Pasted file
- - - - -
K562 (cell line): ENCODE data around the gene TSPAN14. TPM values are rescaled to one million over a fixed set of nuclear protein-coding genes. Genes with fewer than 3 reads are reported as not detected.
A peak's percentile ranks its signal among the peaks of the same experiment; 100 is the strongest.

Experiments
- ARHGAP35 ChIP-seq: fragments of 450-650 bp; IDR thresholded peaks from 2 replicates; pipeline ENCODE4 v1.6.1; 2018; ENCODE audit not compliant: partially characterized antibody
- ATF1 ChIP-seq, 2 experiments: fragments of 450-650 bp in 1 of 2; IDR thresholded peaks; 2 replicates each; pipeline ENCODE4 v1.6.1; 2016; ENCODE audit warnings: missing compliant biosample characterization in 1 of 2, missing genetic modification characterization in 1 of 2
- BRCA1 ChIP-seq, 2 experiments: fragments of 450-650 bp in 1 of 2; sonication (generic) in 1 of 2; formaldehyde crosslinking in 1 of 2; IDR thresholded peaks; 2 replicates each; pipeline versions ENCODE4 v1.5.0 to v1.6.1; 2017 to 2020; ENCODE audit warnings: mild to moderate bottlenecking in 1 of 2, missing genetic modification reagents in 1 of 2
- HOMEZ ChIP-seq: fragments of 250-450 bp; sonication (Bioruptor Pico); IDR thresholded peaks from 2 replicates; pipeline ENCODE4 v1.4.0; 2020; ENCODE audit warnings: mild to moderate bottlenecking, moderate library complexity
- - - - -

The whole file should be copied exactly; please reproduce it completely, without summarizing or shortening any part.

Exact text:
K562 (cell line): ENCODE data around the gene TSPAN14. TPM values are rescaled to one million over a fixed set of nuclear protein-coding genes. Genes with fewer than 3 reads are reported as not detected.
A peak's percentile ranks its signal among the peaks of the same experiment; 100 is the strongest.

Experiments
- ARHGAP35 ChIP-seq: fragments of 450-650 bp; IDR thresholded peaks from 2 replicates; pipeline ENCODE4 v1.6.1; 2018; ENCODE audit not compliant: partially characterized antibody
- ATF1 ChIP-seq, 2 experiments: fragments of 450-650 bp in 1 of 2; IDR thresholded peaks; 2 replicates each; pipeline ENCODE4 v1.6.1; 2016; ENCODE audit warnings: missing compliant biosample characterization in 1 of 2, missing genetic modification characterization in 1 of 2
- BRCA1 ChIP-seq, 2 experiments: fragments of 450-650 bp in 1 of 2; sonication (generic) in 1 of 2; formaldehyde crosslinking in 1 of 2; IDR thresholded peaks; 2 replicates each; pipeline versions ENCODE4 v1.5.0 to v1.6.1; 2017 to 2020; ENCODE audit warnings: mild to moderate bottlenecking in 1 of 2, missing genetic modification reagents in 1 of 2
- HOMEZ ChIP-seq: fragments of 250-450 bp; sonication (Bioruptor Pico); IDR thresholded peaks from 2 replicates; pipeline ENCODE4 v1.4.0; 2020; ENCODE audit warnings: mild to moderate bottlenecking, moderate library complexity